India's last refuge for acid attack victims
In recent years, India's patriarchal order has been called into question by an increasingly educated and culturally aware generation of women. In response, acid attacks on women have become a disturbingly frequent occurrence. As cowardly as they are devastating, those afflicted are left mentally and physically scarred. Rupa’s Boutique profiles the bravery and perseverance of six young acid attack survivors who are defying their trauma to pursue their dreams.
There are around five acid attacks in India every week. Only a small number of attackers are ever convicted of a crime. As the system is unprepared to confront the extent of violence against women, so the perpetrators are often shockingly lacking in remorse. One man who attacked his wife with acid after drinking - and accidentally burned his daughter in the process - says he did it because his wife was disobedient. “I thought that by looking in the mirror she’d remember…Now everything’s back to normal. I apologised. What happened is in the past.” For Abhilash Shukla, a project manager at a foundation set up to help survivors, the rise in the number of attacks against women speaks to a deep-seated male insecurity. “From the cases we realised that unrequited love is often the reason for the attacks. They want to destroy their beauty because they think that if she can’t be mine then she shouldn’t be anyone else’s either.”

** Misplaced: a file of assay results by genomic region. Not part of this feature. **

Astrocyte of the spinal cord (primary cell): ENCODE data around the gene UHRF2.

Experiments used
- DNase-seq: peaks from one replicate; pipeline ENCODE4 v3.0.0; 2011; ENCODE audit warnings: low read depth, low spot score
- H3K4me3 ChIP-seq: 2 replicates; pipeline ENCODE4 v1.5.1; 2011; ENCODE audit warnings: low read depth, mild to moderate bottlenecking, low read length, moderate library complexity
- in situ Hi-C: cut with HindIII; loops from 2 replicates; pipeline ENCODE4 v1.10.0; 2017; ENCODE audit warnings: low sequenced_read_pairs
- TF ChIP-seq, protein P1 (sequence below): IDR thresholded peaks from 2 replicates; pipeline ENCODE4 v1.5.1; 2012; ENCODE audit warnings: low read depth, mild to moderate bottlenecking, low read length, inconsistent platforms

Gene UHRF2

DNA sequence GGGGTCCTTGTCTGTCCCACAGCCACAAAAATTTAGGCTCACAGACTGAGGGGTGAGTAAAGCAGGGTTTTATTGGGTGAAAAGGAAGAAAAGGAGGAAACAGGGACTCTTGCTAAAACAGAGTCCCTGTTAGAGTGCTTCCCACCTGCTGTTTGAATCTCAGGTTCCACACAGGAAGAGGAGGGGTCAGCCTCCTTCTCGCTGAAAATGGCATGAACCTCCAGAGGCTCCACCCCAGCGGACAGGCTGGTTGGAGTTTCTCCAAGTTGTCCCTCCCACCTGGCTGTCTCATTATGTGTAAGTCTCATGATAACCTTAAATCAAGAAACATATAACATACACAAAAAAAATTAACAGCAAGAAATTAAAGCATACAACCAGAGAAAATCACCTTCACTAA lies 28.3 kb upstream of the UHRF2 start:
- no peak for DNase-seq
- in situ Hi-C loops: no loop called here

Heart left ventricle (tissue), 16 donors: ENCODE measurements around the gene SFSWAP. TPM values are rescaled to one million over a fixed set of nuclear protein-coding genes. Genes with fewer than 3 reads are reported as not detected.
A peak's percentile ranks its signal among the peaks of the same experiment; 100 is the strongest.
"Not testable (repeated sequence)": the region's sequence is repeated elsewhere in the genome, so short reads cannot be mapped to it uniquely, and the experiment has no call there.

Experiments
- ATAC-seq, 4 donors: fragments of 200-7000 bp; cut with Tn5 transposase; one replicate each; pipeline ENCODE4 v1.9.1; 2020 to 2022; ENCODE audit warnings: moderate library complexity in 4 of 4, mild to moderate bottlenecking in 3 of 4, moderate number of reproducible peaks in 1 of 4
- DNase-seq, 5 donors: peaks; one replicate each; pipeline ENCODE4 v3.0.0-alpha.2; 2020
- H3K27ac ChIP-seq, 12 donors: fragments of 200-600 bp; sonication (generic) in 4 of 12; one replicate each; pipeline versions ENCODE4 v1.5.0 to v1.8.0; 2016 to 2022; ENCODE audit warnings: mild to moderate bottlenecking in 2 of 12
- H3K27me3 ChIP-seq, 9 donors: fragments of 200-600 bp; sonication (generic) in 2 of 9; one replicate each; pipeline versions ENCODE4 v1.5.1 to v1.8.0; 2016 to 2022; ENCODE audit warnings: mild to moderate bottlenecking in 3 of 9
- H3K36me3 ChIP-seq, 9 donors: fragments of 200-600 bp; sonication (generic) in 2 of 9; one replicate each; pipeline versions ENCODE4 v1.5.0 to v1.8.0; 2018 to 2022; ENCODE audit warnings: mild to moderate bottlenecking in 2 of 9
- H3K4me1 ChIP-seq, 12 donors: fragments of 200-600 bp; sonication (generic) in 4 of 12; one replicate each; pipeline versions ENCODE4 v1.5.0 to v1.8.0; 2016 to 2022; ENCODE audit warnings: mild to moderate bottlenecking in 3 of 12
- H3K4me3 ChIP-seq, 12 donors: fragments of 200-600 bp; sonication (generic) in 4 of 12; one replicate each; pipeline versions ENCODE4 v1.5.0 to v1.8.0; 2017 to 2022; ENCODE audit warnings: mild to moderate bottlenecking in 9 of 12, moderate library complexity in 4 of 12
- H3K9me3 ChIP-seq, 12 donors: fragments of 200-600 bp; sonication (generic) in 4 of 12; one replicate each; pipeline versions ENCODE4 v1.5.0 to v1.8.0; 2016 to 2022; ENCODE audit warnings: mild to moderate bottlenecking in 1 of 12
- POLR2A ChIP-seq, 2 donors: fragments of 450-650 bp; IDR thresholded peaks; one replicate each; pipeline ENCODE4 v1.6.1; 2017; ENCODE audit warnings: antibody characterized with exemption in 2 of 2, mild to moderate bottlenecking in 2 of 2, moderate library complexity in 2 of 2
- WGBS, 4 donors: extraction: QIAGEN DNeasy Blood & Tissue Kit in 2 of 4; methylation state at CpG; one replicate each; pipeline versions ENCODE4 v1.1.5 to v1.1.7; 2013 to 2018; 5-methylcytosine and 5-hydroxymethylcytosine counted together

Yet more and more survivors are determined to defy expectations of them. For Dolly, who was attacked by a man in her home as a child, the pain and suffering has only hardened her resolve to be a dancer. Rupa, who was just a teenager when she was attacked by her stepmother, wants to be a fashion designer, and hopes that by fulfilling her ambition she can inspire other survivors to pursue their dreams: “I want to become a designer and I want to show other survivors of acid attacks or rape that they can’t live in fear.”